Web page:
Valley Woman, Immigration Attorney Weigh In on 'Sanctuary' Bill

5 years 8 months 3 weeks ago Monday, May 08 2017 May 8, 2017 May 08, 2017 10:06 PM May 08, 2017 in News

WESLACO – Concerns over how the new sanctuary bill will impact the Rio Grande Valley immigrant community are arising.

Gov. Greg Abbott signed the Texas Senate Bill 4 on Sunday.

The law will allow police to ask whether someone is in the U.S. legally during routine stops. Local law enforcement can also face consequences if they don’t cooperate with federal immigration agencies.

Tania Chavez, who lives in the U.S. illegally, said she’s always lived on the edge. She’s doesn’t have a Texas driver’s licenses, an identification card or a visa.

“I do not count with the proper documentation to be able to drive a vehicle in the United States,” she said.

Chavez said even though she lacks status she needs a vehicle to get to work.

“I try not to commit any traffic violations and in the event that doing so, I know my rights,” she said. “If you get pulled over because of a traffic violation and they want to ask about your immigration status, they can do so.”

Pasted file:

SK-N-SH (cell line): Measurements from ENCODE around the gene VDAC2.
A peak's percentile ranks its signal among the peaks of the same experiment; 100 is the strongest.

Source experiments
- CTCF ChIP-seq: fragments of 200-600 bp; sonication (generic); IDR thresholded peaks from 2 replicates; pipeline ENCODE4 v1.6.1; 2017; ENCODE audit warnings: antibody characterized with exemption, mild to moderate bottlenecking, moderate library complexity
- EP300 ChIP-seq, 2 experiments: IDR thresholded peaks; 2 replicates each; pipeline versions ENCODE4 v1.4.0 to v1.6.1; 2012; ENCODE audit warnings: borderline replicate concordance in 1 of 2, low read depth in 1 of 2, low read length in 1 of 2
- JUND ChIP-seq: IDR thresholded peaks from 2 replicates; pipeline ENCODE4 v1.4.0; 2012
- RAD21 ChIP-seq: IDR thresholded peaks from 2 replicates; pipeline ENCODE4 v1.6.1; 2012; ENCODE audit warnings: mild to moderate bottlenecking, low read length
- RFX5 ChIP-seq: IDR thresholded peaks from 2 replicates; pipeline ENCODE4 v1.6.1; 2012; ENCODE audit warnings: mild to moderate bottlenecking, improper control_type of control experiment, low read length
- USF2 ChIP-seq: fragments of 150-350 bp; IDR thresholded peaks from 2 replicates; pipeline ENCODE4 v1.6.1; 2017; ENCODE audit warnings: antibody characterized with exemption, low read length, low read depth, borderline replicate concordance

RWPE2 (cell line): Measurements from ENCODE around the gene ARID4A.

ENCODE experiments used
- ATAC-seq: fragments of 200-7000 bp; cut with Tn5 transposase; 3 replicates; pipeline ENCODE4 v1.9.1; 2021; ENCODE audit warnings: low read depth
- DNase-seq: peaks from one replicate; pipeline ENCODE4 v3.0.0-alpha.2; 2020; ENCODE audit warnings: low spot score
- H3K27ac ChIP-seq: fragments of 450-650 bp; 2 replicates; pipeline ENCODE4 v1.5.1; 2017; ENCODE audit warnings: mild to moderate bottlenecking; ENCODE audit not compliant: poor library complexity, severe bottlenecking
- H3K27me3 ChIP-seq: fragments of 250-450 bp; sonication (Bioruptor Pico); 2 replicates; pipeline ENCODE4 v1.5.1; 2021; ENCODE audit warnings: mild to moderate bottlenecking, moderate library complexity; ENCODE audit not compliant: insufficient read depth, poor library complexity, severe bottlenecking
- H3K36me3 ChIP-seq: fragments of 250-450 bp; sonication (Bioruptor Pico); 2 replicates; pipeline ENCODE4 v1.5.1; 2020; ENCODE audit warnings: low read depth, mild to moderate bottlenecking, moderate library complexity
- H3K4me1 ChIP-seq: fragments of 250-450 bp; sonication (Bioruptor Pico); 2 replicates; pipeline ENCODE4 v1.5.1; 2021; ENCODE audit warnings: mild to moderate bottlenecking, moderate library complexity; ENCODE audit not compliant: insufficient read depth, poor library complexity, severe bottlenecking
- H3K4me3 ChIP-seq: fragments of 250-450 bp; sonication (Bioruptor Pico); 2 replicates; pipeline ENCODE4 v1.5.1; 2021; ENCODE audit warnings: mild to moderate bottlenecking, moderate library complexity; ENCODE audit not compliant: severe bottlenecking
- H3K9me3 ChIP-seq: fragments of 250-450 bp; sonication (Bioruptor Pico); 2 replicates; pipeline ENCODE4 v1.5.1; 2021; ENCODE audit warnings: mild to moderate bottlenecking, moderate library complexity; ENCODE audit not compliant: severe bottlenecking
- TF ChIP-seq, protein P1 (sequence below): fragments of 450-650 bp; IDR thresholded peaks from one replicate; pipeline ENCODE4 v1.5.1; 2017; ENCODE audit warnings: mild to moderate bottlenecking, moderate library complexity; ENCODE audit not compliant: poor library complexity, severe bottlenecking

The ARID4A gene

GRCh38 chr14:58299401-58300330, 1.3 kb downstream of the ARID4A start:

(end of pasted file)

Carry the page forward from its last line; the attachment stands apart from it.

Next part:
The bill states law enforcement is not required to ask about a person’s status if they have proof of residency like a Texas driver’s license or a government-issued identification.

If someone reports a crime to police, they can also be subjected to the same interrogation.

The bill outlines an officer is allowed to ask someone their nationality and immigration status if they are a witness or a victim. This applies only if it’s necessary to investigate the offense or provide federal visas to protect the persons after helping law enforcement.

The law also states it does not prevent authorities from conducting a separate investigation if they have probable cause.

CHANNEL 5 NEWS reached out to immigration attorney Lionel Perez.

“There’s no way in my mind that you can force somebody to answer ‘Where were you born?’, unless it’s a port of entry where you come into the United States or at a check point, which is the equivalent of a port of entry,” he said.

Perez said people are still protected by the U.S. Constitution and they do not have to answer.

“There’s got to be reasonable cause,” he said.

The bill also gives provision for the officer to make a decision about reasonable cause.

The sanctuary city bill is expected to go into effect September 1.

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